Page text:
A few hours later, on the morning of April 27, he summoned Stewart and Kroll; Rudofsky had left the farm, possibly to visit the local army commander, a General Schulze. Stewart was able to understand a little German, so he could make out a smattering of what was going on. The general, a small man, sat behind a bare table, surrounded by officers—including, Stewart later learned, a silent Lieutenant Colonel Rudofsky.

I am a German officer. I am no spy. General Schulze gestured, and Captain Stewart presented his credentials. Lessing explained their presence. As the German veterinarian recounted to the Austrian magazine Zyklus in , he told the general that their primary responsibility was to the horses.

How General Patton and Some Unlikely Allies Saved the Prized Lipizzaner Stallions

This we should have done four years ago. To do it now is too late. As General Schulze had promised, the task force encountered no resistance on the way to the stud farm, and the surrender was peaceful. As soon as the facility was secured, the American troops hurried off to look at the source of all the commotion: the captured horses. It was truly a treasure trove of horseflesh. Among them were about of the best Arabs in Europe, top Thoroughbred racehorses and trotters, hundreds of Russian Cossack horses, and some Lipizzaners from breeding farms across Europe—primarily the Yugoslavian royal stud and the Piber stud in Austria, which supplied the horses for the Spanish Riding School.


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There were also the prisoners: not only the several hundred grooms they had expected to find at the farm, but about Americans and as many British troops, who had been encountered with their German guards in the vicinity. Steps were quickly taken to free and safeguard them.

While the rest of the 2nd Cavalry Group prepared for an advance toward Pilsen, the task force organized its own small army to defend the farm in the event of a counterattack. In addition to the Americans and their tanks and assault guns were Lessing, Kroll, and the other Germans; some Cossack cavalrymen; and an assortment of now-former POWs who chose to stay. That proved a wise move.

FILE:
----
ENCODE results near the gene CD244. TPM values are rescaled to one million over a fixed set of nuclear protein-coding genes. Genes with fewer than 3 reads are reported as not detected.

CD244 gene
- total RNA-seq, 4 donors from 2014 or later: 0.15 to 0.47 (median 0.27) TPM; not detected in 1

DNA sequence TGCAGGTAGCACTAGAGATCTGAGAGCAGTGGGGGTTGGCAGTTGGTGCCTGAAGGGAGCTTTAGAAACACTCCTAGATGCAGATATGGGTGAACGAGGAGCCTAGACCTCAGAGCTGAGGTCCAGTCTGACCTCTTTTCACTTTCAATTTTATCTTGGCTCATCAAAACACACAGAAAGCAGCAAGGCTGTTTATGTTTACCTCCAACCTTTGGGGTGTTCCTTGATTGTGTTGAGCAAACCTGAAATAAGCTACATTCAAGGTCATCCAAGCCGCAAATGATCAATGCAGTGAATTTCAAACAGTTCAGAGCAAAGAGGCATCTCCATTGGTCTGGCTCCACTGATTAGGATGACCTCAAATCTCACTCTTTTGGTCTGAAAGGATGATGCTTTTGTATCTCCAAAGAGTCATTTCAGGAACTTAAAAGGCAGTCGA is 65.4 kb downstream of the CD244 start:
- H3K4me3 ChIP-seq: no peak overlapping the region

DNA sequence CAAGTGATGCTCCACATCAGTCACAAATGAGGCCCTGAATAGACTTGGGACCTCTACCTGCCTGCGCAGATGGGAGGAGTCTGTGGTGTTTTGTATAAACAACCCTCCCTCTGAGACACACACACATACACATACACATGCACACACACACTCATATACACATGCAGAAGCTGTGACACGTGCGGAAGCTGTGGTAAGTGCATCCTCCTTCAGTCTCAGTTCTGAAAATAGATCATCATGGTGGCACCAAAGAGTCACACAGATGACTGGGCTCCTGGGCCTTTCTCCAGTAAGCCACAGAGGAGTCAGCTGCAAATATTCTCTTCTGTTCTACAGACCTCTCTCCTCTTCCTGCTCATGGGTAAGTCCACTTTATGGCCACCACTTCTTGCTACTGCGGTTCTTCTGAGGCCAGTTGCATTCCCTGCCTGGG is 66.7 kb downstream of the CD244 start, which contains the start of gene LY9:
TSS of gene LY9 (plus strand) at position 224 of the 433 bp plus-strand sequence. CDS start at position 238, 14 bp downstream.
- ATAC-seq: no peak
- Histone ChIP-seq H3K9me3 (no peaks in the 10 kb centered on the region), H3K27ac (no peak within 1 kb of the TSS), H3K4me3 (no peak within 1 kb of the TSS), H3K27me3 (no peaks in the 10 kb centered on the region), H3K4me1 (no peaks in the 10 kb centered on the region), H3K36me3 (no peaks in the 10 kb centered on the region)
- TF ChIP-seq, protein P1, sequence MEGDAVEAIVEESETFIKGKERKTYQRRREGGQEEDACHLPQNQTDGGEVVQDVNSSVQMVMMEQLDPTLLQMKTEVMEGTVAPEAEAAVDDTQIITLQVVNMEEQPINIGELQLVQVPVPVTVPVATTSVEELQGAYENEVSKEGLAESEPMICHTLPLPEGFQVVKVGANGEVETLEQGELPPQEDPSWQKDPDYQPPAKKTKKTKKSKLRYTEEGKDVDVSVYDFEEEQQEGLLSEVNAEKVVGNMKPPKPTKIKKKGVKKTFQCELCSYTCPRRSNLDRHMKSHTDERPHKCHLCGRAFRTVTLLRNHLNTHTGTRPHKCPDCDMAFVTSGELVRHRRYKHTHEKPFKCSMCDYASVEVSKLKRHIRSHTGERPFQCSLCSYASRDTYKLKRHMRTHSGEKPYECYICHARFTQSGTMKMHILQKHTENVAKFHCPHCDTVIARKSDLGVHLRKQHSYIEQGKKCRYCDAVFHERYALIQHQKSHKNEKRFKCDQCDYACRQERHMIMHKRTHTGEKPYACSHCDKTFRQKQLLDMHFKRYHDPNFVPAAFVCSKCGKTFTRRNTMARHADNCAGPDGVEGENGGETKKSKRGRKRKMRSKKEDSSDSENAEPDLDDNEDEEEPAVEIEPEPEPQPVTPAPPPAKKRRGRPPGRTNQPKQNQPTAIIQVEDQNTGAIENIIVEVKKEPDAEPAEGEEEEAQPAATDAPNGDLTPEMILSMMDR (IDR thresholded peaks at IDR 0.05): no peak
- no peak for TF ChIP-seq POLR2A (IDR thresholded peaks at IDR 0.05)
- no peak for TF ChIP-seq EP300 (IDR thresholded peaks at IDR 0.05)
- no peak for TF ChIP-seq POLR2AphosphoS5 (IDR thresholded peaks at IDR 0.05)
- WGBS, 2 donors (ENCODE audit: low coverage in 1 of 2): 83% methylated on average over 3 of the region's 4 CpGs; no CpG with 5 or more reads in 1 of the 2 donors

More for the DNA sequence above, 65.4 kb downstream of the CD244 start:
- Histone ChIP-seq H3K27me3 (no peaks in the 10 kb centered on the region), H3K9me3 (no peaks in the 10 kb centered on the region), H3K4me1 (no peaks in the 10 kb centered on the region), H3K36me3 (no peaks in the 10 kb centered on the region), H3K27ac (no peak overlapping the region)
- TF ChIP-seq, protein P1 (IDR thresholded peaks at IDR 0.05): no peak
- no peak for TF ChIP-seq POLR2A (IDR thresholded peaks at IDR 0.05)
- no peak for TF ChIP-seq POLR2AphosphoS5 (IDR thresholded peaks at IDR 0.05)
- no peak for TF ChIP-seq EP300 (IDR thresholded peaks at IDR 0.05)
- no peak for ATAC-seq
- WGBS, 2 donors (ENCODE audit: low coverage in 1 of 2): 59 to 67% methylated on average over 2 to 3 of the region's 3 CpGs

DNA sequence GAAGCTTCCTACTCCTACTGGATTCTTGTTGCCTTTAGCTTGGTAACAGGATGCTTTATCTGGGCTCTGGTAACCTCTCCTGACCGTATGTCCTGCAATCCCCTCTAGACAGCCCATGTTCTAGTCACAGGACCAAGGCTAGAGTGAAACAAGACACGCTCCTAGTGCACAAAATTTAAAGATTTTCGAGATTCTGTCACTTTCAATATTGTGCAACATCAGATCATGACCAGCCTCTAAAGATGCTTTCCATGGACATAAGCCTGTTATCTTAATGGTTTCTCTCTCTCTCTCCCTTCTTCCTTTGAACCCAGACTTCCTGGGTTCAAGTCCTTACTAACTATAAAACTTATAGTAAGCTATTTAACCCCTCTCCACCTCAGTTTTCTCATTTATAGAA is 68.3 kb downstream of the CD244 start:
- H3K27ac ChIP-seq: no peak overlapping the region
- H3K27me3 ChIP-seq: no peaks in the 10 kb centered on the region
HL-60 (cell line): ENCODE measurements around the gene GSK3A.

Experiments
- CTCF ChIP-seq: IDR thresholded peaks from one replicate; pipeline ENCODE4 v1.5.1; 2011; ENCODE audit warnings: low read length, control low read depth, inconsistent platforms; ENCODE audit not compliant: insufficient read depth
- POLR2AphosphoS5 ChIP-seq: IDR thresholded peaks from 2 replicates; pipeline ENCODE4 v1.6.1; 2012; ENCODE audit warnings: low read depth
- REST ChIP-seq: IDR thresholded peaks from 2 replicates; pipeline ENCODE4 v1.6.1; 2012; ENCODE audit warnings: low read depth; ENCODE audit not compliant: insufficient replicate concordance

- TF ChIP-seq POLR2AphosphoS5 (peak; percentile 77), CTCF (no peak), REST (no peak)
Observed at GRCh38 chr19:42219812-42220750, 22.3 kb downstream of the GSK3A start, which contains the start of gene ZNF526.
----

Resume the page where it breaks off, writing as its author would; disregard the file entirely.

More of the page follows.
For five hours on April 30, the small international force held off an attack from German troops: mostly older men and boys who knew nothing of what had transpired at the farm. The defenders took hundreds of German prisoners; the rest retreated back into the woods. Two men of A Troop ultimately lost their lives during the mission in isolated incidents elsewhere, however. As the war wound down in the next few days, dramatic events continued to come hard and fast. Colonel Reed arrived at the farm on May 1 to inspect the horses.

Before leaving, he cautioned Stewart that the massive German 11th Panzer Division would soon be headed in their direction. On May 4 the reason became evident, as the division and its more than 9, men surrendered, an event Reed had been instrumental in negotiating. Two days later, the Third Army liberated Pilsen. He was determined to hold his ground in Czechoslovakia until the U. Army—not the Russians or Czechs—told him to leave.

He was there on May 9 when he received word from Third Army headquarters that General Patton had been in touch with Col. Although the horses were now in American hands, they were still in Czechoslovakia and Reed knew something had to be done to get them out of the path of the Red Army—and soon. The Third Army swiftly gave its assent, along with a guarantee to give the movement of the horses priority along the required roads. At dawn on May 12, the remarkable procession began.

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About horses were herded in small groups, with American vehicles positioned before and after them and with a band of Polish, Czech, and Cossack horsemen as outriders, along with a smattering of Americans—making the name of the mission, Operation Cowboy, especially apt. Despite the prevailing chaos of the time, the evacuation was an organizational masterpiece; the Americans had closed off all major intersections and the group covered the roughly miles to Mannsbach safely.

The fastest groups made the journey in two days; the slower groups, those that included mares and foals, arrived a day later. Lieutenant Colonel Rudofsky had materialized at the border as the horses passed, marking off the departing animals on a checklist. Czech and Russian officials later filed a protest, but nothing ever came of it.

At about the same time—on the afternoon of May 14—the U. He was introduced to Reed over dinner. When the captain of the U. Army riding team, of which Reed was a member, saw Podhajsky ride in the Olympics in Berlin, he had been so impressed he named one of the cavalry school horses after him. The next morning Reed drove his Austrian counterpart to Mannsbach in a jeep.

Podhajsky easily identified the Lipizzaners belonging to the Austrian herd and Reed assured him they would be sent to St. A little over a week later, Reed proved good to his word. Just before midnight on or about May 25, the sound of engines broke the quiet at an abandoned airfield outside St.